Inside Alibaba, where co-founders are revered like rock stars, relatively few employees know about the soft-spoken executive who for years kept his same cramped office, unfashionable clothes and the self-effacing demeanor of a metalworker's son.
But for investors in Alibaba Group Holding's potentially record initial public offering, Simon Xie, a co-founder and vice president, represents one of the e-commerce company's most important figures: he's the only individual besides Executive Chairman Jack Ma who owns the domestic Chinese companies and holds the operating licenses that underpin Alibaba's corporate structure.
Alongside Ma, who holds the lion's share of those domestic firms, Xie wields full legal sway over the onshore entities and the critical contracts that link them with the New York-listed vehicle.
Yet much remains unknown about Xie, and the unusual shareholding arrangement has puzzled even high-level insiders. Some employees, said a former executive who worked closely with Xie, jokingly refer to the unassuming 45-year-old as shoufu - or "top millionaire" - even though he is not among the very top Alibaba shareholders.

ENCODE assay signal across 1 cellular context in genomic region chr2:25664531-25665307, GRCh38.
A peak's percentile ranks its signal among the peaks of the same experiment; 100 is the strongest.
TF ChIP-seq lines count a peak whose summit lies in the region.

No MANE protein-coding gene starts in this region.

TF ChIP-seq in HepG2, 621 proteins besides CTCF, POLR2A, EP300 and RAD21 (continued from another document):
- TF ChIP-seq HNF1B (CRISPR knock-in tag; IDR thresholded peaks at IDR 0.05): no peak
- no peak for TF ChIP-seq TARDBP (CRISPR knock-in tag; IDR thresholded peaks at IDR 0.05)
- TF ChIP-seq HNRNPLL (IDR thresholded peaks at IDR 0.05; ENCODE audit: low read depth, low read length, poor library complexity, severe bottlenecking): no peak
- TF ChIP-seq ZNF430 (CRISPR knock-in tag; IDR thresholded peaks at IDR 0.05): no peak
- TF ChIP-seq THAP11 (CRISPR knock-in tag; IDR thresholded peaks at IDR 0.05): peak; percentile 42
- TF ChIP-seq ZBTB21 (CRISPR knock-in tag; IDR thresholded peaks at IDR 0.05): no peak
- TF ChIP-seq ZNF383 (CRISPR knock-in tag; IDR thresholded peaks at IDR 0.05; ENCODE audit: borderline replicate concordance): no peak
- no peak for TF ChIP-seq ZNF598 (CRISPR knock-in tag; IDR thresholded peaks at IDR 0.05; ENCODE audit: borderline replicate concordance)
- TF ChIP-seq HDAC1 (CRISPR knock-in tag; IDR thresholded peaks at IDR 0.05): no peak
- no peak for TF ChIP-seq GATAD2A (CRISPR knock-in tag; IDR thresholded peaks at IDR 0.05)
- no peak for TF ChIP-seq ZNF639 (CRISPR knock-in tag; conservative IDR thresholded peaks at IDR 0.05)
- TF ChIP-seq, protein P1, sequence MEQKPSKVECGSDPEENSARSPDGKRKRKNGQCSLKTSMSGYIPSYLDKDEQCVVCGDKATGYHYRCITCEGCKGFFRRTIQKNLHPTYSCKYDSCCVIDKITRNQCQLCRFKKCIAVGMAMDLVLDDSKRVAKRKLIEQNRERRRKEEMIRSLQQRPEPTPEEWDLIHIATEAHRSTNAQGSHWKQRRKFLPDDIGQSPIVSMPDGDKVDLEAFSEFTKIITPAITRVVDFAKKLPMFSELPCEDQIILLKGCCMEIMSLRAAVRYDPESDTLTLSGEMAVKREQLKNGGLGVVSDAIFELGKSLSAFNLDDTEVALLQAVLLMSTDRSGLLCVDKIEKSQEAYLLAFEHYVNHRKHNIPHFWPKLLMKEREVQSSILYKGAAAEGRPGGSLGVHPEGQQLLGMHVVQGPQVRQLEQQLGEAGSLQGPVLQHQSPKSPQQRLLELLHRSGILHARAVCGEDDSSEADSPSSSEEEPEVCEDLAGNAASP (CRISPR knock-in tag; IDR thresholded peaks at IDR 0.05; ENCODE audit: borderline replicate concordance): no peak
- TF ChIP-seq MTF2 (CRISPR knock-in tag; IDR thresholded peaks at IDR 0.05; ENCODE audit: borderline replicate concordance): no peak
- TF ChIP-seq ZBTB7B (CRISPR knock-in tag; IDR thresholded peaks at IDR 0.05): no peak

In 15 years, Xie has given just one published interview, to his hometown newspaper. He helps run - but does not lead - Alibaba's investment division and was not named in a recently published list of 30 managers who form Alibaba's steering committee. But the low profile belies Xie's status as one of Ma's most trusted business partners, multiple former executives and outside analysts say.
"Simon Xie is clearly the most important person in Alibaba who is not part of the steering committee," said Fredrik Oqvist, the Beijing-based founder and CEO of China RAI, a consulting firm that advises hedge and mutual funds. "He pops up everywhere, yet he's elusive."
Alibaba declined to comment for this story, citing the quiet period ahead of its IPO.